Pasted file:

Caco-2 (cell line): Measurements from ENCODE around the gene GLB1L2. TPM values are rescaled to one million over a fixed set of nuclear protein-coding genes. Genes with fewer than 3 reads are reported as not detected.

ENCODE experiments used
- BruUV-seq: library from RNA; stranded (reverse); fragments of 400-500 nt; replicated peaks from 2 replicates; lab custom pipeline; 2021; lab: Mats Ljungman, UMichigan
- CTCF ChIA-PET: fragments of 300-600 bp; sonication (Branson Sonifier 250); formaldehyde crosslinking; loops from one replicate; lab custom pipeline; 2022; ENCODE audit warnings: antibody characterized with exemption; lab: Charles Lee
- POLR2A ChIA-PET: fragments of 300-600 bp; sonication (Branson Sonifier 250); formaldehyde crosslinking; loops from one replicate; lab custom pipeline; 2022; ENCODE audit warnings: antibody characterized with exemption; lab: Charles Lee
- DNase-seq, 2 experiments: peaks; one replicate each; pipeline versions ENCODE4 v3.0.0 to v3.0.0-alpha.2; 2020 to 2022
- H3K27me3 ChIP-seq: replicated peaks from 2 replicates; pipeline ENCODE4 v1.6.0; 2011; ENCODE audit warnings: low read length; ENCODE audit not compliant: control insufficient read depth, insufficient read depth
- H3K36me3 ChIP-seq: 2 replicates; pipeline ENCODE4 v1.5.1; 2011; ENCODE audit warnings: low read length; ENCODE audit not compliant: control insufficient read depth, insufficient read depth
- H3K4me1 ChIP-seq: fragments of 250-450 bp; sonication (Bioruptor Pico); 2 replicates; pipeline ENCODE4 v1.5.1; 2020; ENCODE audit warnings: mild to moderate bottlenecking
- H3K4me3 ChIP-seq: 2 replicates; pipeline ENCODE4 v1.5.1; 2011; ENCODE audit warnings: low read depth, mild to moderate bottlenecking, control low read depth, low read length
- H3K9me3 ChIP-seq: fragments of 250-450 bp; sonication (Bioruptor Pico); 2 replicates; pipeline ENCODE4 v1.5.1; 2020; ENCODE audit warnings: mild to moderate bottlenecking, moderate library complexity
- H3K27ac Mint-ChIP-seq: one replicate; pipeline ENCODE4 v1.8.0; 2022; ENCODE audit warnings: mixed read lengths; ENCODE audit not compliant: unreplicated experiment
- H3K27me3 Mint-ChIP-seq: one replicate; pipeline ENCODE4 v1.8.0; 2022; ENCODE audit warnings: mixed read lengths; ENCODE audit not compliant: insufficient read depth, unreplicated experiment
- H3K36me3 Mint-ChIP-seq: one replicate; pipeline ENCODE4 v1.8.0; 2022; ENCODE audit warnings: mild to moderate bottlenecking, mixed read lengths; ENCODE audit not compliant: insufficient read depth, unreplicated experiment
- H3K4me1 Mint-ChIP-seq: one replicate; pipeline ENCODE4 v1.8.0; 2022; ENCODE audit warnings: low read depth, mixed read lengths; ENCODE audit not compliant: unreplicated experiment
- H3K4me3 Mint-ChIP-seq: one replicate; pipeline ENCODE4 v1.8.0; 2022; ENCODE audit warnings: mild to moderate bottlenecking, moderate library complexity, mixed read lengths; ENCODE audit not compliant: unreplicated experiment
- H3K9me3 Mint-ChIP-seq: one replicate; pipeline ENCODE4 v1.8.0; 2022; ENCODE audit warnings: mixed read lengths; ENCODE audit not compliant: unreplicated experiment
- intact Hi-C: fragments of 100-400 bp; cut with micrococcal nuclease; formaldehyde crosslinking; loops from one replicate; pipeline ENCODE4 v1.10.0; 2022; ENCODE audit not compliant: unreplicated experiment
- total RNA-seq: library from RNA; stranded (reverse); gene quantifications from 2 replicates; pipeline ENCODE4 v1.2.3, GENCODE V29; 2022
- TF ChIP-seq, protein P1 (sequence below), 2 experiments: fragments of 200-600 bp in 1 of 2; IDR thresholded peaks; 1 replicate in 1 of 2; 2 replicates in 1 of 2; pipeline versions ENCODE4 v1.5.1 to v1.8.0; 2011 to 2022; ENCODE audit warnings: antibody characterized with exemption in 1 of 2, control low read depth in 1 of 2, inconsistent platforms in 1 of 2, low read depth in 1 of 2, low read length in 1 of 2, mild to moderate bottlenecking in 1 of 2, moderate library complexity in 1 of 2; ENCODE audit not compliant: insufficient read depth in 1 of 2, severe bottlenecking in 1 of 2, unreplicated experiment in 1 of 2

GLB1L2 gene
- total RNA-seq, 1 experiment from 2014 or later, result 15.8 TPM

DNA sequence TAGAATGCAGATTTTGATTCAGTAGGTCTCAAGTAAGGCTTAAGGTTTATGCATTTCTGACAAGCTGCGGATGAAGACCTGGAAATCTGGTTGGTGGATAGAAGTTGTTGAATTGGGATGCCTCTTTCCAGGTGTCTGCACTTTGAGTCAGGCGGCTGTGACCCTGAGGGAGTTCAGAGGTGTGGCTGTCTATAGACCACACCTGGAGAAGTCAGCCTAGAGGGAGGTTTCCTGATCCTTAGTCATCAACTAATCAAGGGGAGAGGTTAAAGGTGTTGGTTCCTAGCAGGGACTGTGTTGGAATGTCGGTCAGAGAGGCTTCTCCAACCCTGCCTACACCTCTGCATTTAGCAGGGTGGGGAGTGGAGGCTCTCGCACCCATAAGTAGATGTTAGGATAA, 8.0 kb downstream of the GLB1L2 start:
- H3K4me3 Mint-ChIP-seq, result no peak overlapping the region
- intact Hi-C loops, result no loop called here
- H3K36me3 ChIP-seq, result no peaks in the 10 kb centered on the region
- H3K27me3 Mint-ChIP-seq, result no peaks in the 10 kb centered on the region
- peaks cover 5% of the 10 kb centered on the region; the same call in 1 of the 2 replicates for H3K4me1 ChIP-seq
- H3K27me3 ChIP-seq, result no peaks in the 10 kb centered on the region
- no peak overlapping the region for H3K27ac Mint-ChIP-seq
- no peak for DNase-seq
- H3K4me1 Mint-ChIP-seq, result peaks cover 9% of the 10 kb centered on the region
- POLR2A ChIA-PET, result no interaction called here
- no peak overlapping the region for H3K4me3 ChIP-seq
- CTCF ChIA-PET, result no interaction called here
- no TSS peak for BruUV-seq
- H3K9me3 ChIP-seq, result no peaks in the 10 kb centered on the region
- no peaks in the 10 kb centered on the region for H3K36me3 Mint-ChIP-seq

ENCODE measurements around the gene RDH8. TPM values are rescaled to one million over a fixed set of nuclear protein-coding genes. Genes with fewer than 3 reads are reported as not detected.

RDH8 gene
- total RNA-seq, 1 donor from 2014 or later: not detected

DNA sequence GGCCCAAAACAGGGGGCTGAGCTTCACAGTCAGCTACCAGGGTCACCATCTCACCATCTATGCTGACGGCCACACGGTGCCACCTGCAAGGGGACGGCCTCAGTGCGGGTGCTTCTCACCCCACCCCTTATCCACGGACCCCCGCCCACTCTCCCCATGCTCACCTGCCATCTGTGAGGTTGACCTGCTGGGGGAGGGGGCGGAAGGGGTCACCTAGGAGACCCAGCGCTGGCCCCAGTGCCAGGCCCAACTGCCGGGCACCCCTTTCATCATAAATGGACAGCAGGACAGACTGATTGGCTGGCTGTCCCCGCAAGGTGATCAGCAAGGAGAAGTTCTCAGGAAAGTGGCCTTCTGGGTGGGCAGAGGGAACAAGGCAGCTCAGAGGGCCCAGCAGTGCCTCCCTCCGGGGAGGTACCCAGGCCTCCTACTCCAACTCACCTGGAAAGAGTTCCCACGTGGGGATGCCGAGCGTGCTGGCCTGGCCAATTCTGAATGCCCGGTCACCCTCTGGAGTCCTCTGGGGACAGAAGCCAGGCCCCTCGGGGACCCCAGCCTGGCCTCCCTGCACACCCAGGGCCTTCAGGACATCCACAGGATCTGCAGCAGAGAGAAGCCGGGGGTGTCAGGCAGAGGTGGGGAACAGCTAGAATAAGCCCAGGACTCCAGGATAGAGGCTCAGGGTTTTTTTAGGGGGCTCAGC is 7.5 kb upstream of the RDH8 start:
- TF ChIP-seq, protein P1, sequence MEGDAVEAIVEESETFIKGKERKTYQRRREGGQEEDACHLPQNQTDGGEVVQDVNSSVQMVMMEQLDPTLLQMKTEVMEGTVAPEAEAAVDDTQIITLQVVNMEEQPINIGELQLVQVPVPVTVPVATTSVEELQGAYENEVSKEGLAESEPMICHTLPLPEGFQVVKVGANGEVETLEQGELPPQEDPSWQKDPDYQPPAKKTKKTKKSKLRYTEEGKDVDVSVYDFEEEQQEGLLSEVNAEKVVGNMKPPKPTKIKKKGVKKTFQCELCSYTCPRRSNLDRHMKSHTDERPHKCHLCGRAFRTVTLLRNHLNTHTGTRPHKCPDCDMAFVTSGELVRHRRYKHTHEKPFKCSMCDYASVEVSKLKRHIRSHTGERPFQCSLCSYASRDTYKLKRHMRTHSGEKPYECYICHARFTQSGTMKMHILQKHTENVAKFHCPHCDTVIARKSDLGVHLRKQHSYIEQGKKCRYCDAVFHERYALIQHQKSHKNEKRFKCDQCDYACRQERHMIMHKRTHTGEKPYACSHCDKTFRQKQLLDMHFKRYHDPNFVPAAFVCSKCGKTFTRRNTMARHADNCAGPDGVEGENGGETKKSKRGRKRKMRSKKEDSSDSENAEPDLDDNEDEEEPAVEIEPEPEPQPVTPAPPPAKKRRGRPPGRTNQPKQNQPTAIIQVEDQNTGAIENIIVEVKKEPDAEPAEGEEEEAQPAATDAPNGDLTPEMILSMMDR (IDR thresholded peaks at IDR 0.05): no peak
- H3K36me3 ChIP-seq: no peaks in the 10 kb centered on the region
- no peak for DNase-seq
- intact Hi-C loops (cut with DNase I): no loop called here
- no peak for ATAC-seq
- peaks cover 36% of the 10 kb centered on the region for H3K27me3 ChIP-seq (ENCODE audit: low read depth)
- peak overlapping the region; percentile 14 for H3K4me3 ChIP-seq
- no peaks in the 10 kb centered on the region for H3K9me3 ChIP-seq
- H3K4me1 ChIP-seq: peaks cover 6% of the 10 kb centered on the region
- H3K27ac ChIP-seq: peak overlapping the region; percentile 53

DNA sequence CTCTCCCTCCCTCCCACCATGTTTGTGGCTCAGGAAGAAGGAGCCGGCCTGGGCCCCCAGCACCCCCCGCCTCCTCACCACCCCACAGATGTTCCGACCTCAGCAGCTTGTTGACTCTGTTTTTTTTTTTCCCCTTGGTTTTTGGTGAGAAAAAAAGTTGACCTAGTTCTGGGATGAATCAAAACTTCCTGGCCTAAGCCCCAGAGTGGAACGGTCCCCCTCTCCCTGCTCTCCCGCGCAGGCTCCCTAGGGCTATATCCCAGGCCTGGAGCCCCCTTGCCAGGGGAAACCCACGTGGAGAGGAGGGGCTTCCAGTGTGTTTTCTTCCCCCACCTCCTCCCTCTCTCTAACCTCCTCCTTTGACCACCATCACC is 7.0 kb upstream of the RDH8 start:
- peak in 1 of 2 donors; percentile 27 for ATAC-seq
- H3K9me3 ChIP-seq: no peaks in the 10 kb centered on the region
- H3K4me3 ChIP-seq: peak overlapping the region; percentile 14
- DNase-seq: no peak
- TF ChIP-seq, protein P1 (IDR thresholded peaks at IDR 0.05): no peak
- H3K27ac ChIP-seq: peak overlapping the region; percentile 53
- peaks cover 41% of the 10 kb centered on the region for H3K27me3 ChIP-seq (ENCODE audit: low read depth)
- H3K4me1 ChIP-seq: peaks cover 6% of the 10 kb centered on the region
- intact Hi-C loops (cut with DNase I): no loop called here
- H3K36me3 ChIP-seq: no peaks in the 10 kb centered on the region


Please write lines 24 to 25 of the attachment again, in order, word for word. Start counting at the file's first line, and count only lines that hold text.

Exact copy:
- H3K4me3 Mint-ChIP-seq, result no peak overlapping the region
- intact Hi-C loops, result no loop called here